In a 2013 study of the Laurentian Great Lakes, Sherri Mason, a chemist at the State University of New York at Fredonia, and her team studied the breakdown of plastic fragments and where the pollutants were coming from. “Given that the watersheds surrounding the Great Lakes are heavily urbanized, flow into the St. Lawrence River and ultimately to the North Atlantic Ocean, the lakes represent an important potential upstream source of plastic pollution into the North Atlantic Gyre,” Mason and her team reported in the study.

Cities like Chicago that lie on the shores of the Great Lakes have large populations that utilize public sewage systems that can overflow into these large bodies of water. Much of the plastic that ends up in lakes and oceans are too small to be filtered.

“Considering the size of the plastics – 70 percent are less than one millimeter - it is not possible to filter them out of the water without damaging the very living ecosystem that we are trying to protect,” Mason said. “We need to stop these contaminants from entering the water, to begin with, and then let Mother Nature do her own work of cleaning and taking care of herself. The damage is not irreversible, but it will have an impact for a long time.”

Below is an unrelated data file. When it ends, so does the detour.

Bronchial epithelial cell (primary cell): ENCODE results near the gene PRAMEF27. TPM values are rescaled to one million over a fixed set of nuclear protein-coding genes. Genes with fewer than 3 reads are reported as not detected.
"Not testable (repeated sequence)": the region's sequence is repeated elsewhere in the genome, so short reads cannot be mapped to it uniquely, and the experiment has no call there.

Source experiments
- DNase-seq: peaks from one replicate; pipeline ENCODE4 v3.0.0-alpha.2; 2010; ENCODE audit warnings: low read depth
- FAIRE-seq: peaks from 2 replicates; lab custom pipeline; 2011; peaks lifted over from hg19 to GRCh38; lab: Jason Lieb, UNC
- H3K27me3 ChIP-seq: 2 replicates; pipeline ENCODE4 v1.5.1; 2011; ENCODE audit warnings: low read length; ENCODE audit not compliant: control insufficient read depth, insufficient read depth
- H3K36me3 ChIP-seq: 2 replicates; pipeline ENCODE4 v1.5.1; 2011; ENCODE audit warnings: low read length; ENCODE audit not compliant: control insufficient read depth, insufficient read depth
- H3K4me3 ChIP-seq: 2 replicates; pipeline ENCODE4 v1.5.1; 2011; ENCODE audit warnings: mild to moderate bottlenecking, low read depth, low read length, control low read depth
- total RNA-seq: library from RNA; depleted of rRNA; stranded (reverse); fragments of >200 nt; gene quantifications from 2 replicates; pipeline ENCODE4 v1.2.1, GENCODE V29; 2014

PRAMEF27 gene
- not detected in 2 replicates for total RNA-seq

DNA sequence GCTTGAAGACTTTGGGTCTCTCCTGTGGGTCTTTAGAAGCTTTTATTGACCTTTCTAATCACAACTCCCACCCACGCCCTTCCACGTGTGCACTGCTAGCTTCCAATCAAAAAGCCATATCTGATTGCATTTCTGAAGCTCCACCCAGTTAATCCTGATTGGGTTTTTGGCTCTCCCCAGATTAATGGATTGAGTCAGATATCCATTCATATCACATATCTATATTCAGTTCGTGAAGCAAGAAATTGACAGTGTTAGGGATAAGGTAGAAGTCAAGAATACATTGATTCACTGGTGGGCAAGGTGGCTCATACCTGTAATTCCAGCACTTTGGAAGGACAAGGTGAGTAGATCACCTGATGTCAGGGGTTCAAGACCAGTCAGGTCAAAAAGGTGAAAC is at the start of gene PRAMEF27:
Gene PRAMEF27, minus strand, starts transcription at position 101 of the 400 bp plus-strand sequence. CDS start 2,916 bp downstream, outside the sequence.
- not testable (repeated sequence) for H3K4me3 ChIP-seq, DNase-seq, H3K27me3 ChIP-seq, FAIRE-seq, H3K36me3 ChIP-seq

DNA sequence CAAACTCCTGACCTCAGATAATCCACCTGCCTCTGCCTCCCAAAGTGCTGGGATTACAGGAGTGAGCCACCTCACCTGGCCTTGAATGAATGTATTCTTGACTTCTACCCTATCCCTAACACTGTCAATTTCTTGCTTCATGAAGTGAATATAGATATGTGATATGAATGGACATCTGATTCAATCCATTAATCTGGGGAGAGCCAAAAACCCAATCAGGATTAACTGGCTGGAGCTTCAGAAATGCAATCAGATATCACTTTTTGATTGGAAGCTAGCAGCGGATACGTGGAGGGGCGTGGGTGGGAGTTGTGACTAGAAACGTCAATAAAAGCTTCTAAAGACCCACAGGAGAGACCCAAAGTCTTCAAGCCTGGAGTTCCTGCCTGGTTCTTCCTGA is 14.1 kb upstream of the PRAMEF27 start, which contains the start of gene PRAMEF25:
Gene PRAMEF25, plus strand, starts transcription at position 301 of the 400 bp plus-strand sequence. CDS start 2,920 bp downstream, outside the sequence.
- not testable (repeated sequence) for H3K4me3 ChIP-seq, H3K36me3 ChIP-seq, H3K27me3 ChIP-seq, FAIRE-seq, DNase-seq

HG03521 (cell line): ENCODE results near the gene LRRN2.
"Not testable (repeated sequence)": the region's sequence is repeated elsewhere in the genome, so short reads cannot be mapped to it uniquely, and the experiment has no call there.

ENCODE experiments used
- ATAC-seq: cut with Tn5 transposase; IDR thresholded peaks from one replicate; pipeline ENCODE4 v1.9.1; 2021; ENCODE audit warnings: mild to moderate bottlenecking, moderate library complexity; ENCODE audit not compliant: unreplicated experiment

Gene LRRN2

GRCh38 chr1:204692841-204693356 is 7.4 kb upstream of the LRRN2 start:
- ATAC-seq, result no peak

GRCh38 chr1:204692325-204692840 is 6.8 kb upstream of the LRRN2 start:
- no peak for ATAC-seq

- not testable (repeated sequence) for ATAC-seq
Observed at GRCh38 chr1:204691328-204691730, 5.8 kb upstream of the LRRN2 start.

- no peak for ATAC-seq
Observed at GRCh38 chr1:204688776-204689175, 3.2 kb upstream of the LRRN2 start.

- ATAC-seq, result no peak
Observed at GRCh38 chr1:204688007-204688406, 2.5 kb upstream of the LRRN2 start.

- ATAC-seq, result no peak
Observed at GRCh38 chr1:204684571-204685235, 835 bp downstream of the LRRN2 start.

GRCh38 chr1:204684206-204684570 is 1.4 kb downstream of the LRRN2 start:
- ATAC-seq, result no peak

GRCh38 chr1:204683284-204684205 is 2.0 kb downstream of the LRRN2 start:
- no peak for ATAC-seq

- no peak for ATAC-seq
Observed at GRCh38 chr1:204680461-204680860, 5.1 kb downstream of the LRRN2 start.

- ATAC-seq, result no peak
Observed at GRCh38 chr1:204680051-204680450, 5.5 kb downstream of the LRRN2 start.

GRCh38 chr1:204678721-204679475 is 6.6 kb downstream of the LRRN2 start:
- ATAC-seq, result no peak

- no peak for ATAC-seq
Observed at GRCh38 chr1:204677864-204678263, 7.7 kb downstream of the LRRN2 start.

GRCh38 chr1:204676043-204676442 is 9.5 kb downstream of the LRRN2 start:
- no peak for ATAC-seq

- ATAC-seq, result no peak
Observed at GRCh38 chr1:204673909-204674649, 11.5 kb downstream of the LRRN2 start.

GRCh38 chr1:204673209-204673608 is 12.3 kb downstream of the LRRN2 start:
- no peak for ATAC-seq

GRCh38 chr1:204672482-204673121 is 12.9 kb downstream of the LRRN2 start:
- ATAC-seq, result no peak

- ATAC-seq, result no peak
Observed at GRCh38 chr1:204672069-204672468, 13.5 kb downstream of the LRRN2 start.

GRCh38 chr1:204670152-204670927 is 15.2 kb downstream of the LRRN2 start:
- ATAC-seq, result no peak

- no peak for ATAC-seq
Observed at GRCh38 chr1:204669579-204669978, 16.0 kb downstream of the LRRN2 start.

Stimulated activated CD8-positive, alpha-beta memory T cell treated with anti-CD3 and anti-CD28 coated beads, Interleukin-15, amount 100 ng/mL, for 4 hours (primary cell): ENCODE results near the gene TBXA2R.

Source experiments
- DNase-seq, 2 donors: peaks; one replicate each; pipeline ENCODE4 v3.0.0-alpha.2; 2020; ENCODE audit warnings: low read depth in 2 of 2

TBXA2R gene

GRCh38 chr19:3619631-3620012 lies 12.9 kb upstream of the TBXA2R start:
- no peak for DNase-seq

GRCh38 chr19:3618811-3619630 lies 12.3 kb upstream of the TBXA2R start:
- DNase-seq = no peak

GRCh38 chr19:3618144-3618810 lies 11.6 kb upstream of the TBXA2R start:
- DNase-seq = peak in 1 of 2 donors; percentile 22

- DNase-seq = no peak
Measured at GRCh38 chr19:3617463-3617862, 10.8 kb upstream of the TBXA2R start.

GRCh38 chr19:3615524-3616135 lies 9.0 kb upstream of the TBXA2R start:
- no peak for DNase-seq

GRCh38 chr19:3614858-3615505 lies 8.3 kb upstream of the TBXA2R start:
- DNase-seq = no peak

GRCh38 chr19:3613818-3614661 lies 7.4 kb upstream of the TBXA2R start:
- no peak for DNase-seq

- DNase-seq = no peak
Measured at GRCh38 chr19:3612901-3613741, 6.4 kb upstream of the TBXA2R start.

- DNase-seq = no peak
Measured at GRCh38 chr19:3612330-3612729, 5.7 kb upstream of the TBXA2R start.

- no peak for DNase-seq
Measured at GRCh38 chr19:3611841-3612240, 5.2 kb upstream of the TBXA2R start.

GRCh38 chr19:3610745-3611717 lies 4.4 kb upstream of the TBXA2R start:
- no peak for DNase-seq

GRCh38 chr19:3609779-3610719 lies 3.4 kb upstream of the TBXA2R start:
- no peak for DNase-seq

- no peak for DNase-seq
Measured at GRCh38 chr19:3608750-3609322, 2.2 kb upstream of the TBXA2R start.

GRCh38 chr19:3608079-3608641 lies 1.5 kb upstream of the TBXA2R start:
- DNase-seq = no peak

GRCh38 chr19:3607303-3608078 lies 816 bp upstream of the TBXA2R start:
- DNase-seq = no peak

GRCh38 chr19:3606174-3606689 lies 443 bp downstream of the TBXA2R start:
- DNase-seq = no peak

These textural bubbles found in common soaps and toothpaste called microbeads are actually the worst offenders of plastic pollution. In lakes, they blend in with the blue-green hues of the water, making them almost indistinguishable from natural food sources for animals and harder to sift through. The study indicated that Lake Michigan has the highest amount of microbeads polluting its waters compared to any of the other Great Lakes.